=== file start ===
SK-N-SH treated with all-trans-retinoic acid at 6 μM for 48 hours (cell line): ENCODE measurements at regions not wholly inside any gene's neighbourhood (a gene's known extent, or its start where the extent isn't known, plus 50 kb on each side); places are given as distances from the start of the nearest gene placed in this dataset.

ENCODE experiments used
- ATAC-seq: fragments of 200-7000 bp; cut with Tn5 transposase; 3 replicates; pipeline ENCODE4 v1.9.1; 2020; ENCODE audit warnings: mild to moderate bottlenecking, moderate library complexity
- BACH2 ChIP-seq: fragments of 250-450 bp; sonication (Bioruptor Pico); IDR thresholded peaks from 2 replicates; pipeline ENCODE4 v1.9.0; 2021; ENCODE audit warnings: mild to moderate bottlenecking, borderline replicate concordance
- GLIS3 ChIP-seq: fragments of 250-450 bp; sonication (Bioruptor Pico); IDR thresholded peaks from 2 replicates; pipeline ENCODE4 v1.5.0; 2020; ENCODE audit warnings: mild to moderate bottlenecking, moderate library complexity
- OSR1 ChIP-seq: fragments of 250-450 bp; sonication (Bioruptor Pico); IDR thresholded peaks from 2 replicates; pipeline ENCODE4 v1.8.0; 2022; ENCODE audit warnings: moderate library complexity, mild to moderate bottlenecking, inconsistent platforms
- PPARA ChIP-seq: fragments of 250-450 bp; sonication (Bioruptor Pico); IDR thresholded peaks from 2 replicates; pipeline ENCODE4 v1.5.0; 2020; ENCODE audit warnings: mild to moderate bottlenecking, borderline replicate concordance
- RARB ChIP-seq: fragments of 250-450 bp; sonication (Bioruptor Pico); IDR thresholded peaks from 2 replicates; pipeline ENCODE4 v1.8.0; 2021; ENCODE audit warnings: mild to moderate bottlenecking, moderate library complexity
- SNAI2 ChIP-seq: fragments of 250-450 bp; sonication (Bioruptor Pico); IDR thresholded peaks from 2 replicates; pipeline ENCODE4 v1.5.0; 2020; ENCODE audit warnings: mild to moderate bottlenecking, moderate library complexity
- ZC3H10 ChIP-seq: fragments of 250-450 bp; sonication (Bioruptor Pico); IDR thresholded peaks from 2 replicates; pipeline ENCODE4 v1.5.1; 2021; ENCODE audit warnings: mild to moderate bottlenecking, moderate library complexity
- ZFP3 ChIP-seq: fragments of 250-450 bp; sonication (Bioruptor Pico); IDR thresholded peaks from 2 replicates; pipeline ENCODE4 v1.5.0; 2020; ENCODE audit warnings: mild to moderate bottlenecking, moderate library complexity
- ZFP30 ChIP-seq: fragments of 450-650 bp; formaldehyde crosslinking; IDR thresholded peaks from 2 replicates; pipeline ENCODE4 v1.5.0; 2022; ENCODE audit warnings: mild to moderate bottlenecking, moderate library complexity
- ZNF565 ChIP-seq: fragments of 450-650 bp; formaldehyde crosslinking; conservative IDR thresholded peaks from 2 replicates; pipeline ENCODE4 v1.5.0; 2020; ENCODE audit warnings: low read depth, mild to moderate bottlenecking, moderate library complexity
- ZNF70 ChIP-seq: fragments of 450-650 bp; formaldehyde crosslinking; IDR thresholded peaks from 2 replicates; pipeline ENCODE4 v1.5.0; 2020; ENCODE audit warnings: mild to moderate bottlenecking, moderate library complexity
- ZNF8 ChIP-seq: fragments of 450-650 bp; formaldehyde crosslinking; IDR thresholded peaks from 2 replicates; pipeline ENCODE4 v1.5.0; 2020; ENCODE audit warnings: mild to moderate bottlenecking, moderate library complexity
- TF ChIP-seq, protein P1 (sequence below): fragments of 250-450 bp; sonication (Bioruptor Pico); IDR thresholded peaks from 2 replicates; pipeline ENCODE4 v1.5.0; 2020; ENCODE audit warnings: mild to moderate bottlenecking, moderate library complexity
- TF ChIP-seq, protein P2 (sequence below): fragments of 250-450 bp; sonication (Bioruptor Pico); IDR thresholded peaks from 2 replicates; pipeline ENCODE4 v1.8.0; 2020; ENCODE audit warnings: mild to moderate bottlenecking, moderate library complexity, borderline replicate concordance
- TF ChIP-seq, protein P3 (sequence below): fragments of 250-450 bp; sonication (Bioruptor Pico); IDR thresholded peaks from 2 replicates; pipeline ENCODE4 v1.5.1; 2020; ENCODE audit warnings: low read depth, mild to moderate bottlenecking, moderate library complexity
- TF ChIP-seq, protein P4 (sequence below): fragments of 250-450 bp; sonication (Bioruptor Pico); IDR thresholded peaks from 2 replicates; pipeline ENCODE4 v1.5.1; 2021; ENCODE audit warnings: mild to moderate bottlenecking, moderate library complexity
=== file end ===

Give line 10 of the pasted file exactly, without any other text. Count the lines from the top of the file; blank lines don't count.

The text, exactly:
- ZC3H10 ChIP-seq: fragments of 250-450 bp; sonication (Bioruptor Pico); IDR thresholded peaks from 2 replicates; pipeline ENCODE4 v1.5.1; 2021; ENCODE audit warnings: mild to moderate bottlenecking, moderate library complexity